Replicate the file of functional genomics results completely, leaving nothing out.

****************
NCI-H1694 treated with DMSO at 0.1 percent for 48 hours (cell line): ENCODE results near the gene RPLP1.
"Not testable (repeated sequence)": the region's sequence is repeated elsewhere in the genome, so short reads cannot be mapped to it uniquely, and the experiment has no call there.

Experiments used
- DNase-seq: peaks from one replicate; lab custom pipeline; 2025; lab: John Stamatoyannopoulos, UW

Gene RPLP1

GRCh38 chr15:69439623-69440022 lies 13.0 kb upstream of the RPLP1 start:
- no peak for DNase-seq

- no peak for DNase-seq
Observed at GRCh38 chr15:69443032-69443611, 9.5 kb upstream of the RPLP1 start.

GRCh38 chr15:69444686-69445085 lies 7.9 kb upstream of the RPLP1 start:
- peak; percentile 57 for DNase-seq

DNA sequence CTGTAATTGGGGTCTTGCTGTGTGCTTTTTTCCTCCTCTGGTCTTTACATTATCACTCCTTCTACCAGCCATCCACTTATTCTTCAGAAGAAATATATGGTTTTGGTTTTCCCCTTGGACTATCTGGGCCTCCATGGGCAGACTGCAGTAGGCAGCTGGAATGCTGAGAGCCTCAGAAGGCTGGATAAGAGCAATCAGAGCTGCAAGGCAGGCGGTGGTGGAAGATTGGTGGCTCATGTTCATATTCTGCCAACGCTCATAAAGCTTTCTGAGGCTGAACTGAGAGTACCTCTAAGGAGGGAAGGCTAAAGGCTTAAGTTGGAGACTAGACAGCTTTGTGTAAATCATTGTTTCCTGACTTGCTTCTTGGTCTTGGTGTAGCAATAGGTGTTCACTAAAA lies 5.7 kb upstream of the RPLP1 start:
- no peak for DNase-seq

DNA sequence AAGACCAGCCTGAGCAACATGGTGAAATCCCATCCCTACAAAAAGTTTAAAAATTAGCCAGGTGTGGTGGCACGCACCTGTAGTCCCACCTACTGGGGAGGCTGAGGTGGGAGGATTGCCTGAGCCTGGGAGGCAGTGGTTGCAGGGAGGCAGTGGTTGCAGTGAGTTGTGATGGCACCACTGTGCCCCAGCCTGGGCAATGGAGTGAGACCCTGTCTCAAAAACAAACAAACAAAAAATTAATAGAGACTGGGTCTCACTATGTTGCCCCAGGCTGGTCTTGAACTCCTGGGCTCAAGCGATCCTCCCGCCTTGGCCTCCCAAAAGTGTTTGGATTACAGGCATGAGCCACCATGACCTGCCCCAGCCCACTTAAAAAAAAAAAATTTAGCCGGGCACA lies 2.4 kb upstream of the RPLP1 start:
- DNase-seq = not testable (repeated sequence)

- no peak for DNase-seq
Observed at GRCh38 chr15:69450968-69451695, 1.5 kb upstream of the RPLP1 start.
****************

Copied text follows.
NCI-H1694 treated with DMSO at 0.1 percent for 48 hours (cell line): ENCODE results near the gene RPLP1.
"Not testable (repeated sequence)": the region's sequence is repeated elsewhere in the genome, so short reads cannot be mapped to it uniquely, and the experiment has no call there.

Experiments used
- DNase-seq: peaks from one replicate; lab custom pipeline; 2025; lab: John Stamatoyannopoulos, UW

Gene RPLP1

GRCh38 chr15:69439623-69440022 lies 13.0 kb upstream of the RPLP1 start:
- no peak for DNase-seq

- no peak for DNase-seq
Observed at GRCh38 chr15:69443032-69443611, 9.5 kb upstream of the RPLP1 start.

GRCh38 chr15:69444686-69445085 lies 7.9 kb upstream of the RPLP1 start:
- peak; percentile 57 for DNase-seq

DNA sequence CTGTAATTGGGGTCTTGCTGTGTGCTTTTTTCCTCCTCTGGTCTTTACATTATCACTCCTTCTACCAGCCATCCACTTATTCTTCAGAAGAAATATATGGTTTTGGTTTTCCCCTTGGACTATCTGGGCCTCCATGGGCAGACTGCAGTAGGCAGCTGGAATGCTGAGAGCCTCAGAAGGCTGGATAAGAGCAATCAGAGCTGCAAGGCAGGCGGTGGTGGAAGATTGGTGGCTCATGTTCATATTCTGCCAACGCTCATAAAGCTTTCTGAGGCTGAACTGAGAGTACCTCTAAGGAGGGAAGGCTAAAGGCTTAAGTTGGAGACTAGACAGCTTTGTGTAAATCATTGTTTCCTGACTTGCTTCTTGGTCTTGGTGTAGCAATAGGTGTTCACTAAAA lies 5.7 kb upstream of the RPLP1 start:
- no peak for DNase-seq

DNA sequence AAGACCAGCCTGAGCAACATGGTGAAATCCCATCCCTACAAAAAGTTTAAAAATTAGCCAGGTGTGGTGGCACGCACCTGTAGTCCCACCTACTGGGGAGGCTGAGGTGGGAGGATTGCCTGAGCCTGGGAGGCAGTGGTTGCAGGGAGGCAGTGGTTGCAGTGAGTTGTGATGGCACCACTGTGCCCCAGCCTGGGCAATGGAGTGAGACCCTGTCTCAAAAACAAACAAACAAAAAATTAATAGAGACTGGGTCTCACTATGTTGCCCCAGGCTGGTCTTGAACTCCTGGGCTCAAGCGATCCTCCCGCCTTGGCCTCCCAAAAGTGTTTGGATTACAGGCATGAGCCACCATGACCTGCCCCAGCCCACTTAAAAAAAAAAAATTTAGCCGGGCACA lies 2.4 kb upstream of the RPLP1 start:
- DNase-seq = not testable (repeated sequence)

- no peak for DNase-seq
Observed at GRCh38 chr15:69450968-69451695, 1.5 kb upstream of the RPLP1 start.